“Go therefore and make disciples of all nations, baptizing them in the name of the Father and of the Son and of the Holy Spirit,” – Matthew 28:19
So instead of being so quick to judge every action, every performance, every outfit choice, why don’t we take the time to stop and realize that these are our brothers and sisters, ones as equally loved by Christ as we are?
Maybe before we lash out with harsh comments and open letters to our daughters about all of Miley’s flaws, we could consider the fact that we are casting judgement on our sister who faces trials, struggles, joys, and highs that we know nothing about. Why are our hearts so quick to jump to condemnation and judgement instead of falling to our knees and interceding in love for the people who need His grace just as we do?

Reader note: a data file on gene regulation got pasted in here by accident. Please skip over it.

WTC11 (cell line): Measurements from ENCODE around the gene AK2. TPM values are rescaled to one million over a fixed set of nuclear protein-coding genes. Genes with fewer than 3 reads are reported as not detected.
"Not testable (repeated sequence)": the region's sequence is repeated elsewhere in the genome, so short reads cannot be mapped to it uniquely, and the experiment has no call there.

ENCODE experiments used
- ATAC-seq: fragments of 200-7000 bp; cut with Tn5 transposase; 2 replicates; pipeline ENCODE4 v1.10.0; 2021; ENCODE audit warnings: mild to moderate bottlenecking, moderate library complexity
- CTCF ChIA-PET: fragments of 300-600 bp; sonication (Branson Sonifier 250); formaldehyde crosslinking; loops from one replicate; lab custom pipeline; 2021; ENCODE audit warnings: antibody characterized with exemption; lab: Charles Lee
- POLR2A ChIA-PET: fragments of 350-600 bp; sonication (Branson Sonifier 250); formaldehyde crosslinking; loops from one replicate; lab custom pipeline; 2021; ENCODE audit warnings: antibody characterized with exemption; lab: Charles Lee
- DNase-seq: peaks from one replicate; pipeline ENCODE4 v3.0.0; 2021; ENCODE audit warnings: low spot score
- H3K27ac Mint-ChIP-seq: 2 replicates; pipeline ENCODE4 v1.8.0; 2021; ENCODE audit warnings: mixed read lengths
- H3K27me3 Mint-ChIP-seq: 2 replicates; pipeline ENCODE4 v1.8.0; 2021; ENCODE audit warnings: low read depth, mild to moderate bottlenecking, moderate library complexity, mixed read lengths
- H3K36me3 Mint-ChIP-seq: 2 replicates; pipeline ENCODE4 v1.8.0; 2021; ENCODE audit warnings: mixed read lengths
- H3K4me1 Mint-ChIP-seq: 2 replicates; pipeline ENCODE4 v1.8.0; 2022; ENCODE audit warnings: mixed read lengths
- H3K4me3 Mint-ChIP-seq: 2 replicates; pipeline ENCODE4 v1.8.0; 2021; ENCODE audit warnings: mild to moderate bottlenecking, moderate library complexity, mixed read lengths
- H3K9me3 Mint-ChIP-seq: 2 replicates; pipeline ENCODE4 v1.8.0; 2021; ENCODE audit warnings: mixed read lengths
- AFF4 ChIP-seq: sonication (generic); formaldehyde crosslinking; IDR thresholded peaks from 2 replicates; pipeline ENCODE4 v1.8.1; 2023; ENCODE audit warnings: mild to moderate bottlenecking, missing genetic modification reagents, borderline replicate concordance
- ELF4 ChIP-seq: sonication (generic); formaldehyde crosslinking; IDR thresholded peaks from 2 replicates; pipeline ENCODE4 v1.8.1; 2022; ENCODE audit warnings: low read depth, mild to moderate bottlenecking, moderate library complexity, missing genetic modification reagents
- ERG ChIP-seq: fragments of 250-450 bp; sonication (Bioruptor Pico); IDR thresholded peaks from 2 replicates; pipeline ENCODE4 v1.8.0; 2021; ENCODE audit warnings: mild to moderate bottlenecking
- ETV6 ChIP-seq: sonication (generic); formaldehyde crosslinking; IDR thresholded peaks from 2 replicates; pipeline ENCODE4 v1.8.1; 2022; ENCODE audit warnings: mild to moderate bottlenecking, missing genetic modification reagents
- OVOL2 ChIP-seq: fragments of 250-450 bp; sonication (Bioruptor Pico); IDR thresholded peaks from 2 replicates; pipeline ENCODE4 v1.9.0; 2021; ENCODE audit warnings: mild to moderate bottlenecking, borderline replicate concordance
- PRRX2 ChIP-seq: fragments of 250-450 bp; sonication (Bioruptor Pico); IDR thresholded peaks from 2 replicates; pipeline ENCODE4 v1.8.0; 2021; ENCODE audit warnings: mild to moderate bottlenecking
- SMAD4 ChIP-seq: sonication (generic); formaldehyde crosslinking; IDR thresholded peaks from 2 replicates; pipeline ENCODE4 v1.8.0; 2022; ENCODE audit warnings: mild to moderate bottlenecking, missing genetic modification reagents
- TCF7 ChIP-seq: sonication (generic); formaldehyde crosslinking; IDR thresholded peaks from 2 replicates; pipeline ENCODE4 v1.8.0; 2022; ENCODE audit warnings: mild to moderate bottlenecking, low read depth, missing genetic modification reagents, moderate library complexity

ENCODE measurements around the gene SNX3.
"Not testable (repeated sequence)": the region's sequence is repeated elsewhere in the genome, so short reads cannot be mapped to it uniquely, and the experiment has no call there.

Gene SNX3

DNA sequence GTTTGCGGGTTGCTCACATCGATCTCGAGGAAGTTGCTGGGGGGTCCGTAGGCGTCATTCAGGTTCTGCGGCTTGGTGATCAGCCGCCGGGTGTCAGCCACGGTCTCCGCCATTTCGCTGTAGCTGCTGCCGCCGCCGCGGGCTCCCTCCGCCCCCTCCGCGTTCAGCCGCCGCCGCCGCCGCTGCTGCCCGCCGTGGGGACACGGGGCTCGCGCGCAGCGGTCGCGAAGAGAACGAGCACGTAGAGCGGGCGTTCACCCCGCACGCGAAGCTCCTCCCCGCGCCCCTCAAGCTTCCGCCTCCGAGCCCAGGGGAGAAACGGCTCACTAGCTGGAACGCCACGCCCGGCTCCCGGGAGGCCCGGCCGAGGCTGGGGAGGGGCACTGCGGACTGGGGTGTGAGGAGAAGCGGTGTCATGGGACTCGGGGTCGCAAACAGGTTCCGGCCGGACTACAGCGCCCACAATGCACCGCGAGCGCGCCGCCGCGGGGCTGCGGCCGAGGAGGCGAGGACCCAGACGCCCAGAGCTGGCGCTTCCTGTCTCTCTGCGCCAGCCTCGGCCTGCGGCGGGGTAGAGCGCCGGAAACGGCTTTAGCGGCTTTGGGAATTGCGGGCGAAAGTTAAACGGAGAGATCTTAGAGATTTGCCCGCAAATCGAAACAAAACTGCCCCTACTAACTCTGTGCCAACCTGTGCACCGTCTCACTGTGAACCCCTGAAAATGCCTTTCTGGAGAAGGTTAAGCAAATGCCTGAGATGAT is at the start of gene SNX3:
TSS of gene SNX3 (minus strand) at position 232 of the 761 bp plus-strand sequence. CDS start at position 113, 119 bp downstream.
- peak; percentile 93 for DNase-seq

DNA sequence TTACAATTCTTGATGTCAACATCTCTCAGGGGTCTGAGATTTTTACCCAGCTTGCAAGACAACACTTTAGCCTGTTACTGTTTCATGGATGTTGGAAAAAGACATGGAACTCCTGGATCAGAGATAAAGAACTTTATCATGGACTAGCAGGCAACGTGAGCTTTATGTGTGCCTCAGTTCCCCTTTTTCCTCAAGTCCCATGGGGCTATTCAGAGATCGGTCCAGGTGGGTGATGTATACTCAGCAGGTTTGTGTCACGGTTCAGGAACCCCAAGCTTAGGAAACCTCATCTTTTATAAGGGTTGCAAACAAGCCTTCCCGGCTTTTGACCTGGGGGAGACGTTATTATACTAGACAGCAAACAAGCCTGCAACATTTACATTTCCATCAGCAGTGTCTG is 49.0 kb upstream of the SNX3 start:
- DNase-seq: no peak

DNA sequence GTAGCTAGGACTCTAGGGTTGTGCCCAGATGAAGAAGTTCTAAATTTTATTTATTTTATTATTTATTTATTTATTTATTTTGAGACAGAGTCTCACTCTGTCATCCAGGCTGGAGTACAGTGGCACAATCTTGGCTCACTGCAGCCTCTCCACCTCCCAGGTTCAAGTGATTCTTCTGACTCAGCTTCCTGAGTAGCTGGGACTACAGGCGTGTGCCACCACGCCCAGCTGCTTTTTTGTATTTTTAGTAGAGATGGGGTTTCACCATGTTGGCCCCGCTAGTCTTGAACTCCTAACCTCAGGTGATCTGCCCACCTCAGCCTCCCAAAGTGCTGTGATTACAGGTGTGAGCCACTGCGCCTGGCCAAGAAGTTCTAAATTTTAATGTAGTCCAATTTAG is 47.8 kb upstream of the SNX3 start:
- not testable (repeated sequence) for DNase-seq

“First of all, then, I urge that supplications, prayers, intercessions, and thanksgivings be made for all people, for kings and all who are in high positions, that we may lead a peaceful and quiet life, godly and dignified in every way. This is good, and it is pleasing in the sight of God our Savior, who desires all people to be saved and to come to the knowledge of the truth. For there is one God, and there is one mediator between God and men, the man Christ Jesus, who gave himself as a ransom for all, which is the testimony given at the proper time,” – 1 Timothy 2:1-6